Mrs. Schwatka accompanies her hus
band on this expedition.
It is reported that famine threatens
northern Russia, but it is a certainty that
minions oi colds win be botbenng Amer
lean people tbis winter. Against famine
there ia no protection, but for every cold
mere is a bottle of Dr. Bull s cough ty
is Tit Cant loans. '
Every Tuesday evening during Febru
try the Rock Island Building Association
will hold meetings to dispose of Its Jur
plus fond at nominal premium!. '
. E H. Getter, Secretary.
- Over a thousand women and girls are
employed in making barbed wire in the
Fltttburg iron mills.
Put Yery Pertinently
A Few Suggestions from Bay
ard to Bismarck,
LATE CORRESPONDENCE ON SAMOA.
Tha Secretary Taken the Chancellor l.'p la
Way That He Will Probably Deiplne
Proceedings at the 1887 Conference Made
Public Dee Moines River Settler t.lvea
Another Chance Several BilU Paimeri by
Cong-rea Official Note.
Washinotos City, Feb. 9. The president
yesterday transmitted to congress the recent
correspondence between Germany and the
United States in relation to a renewal of the
conference about 8amoa,and the six protocols
of the conference of 1887. The matter is not
very interesting reading, being full of diplo
matic elaboration and repetition. Tim most
important expression in Bismarck's instruc
tions to Count Arco is tbe following in the
letter proposing a renewal of the conference.
"Any supposition that (iermnny
would not feel satisfied with a neutral posi
tion in tbe Samoan islands is unfounded. As
we have already declared in the last confer
ence (of lHtf), it is neither our intention to
put in question the independence of tbe inland
group nor the equal rights of tbe treaty pow
ers." The suggostion that the conference 1 re
newed in Berlin is made because, says Bis
marck: "The last conference took plane in
Washington," and "nccordinft to the equal
rights of the treaty powers, it seems proper
that tbe place for tbe negotiations should
change in regular turn."
Bayard answers Bismarck's reference to
Germany's disinterestedness by tbe sugges
tion that "in view of the late duplorahle
scenes of bloodshed which have been exhibited
upon Samoan soil, entailing deep, regrettable
loss to Germany, it appear to be essentisl
that a truce should be forthwith proclaimed
and further armed action should he arrested.
As the assurance of Prince Bis
marck, that tbe pacification (f the
Samoan group and the occufiation of
a neutral position are his only objects, is as
frankly accepted by tbe Lnited Mtates, as it
is tendered by Germany, it is sugisted, in
furtherance of tbe desired result of tbe con
ference, that instructions to suspend belliger
ent action and await the action of such con
ference, should at once be telegraphed to their
respective officers in Samoa by the three
treaty powers. To continue to prosecute a
war of destruction and reprisal, even upon
admitted provocation, would surely not con
sist with tbe objects of any of the three
powers. It is hojied, therefore, that orders
the nature indicated, will be forwarded to
Samoa without delay."
Bayard f urther suggests that tbe eliwtion
of a king by the free action of tbe Samoan
people would be a good idea and the only
good idea pending tbe action of the confer
ence. Bismarck complains of the actions of Con
sul Black lock and CapU Leary, of the U. S. S.
"Xipsic," and Bayard says the cornpiaints are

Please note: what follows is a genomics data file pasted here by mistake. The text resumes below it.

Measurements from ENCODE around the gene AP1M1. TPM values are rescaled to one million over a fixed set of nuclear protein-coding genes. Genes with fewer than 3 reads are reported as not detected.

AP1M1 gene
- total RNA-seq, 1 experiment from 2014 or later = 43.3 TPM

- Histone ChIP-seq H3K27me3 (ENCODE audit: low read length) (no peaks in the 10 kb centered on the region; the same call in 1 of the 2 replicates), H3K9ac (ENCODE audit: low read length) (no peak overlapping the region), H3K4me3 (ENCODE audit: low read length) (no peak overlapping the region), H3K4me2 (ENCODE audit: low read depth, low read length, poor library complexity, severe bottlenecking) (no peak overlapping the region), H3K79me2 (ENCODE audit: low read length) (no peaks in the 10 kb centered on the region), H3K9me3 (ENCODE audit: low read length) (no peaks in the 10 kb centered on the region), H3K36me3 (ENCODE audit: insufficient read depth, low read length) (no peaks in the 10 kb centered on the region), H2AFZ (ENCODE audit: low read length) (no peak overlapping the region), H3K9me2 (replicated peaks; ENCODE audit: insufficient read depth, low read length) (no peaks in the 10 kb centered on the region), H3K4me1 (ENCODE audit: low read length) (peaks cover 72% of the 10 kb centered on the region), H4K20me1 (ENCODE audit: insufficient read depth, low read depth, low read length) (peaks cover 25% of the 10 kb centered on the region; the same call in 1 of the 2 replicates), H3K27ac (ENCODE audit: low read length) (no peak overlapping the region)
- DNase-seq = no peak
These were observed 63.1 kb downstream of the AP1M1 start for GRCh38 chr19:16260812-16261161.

based only on hearsay, but will le brought
to the attention of the officers implicated and
their answer communicated to the German
As to tho conferences in July, 1SS7, the
protocols show that Bayard favored the gov
ernment of Samoa by the Samnans, foreign
consuls to retain criminal jurisdiction over
their own countrymen; Germany wanted
an advisor to the king who should
act "as mandatory of the pow
ers," while tbe British minister,
West, proposed a land court Bayard
said he understood it to be agreed that there
was to tie no annexation, and that each of the
powers was to have equal rights of commerce.
Tbis being agreed, tbe discussion proceeded at
great length, but tbe pith of it all wag that
Germany wanted control of the islands as the
power having the greatest present commercial
interest, and it was this desire that prevented
an agreement, as Bayard flatly stated that
tbe United States would nrt agree to that
This determination of Germany was em
phasized at the meeting of the conference on
July 25, when the German minister declared
that he could not allow tbe adoption of a plan
which would at any time throw tbe control
of the islands into the hands of eit her of the
two countries whose interests were less than
those of Germany.
Bayard said that the proposed land com
mission was tbe corner-stone of the arrange
ment, but in tbe plan proposed by German v.
tbe preponderance of interests were to be
made tbe beginning and tbe middle and tbe
end of tbe whole thing.
West said that he could not see it in that
At the conference on July 20, the German
minister read a paper in which he defined
the meaning of the memorandum read at tbe
second conference, to be that Germany, hav
ing the largest interest in Samoa, she claims
to be entrusted by tbe other two powers to
exercise the efficient control there as well
for her own interests as for those of Great
Britain and tbe United States.
Bayard asserted that tbe plan of the Ger
man minister was a foreign autocratic gov
ernment based on mercantile interests, and
then proposed an adjournment until the au
tumn, in order to give the governments of
Germany and Great Britaiu time to consider
DES MOINES RIVER LANDS.
Another Bill for the Settlers Thereon
Keady for the President.
Washington City, Feb. . Chandler's
resolution relating to the claims of naval offi
cers and Chace's as to the removal of
postal clerks were agreed to by tbe senate
yesterday, and tbe resolution for an Inquir
ing into the state of suffrage in Louisiana and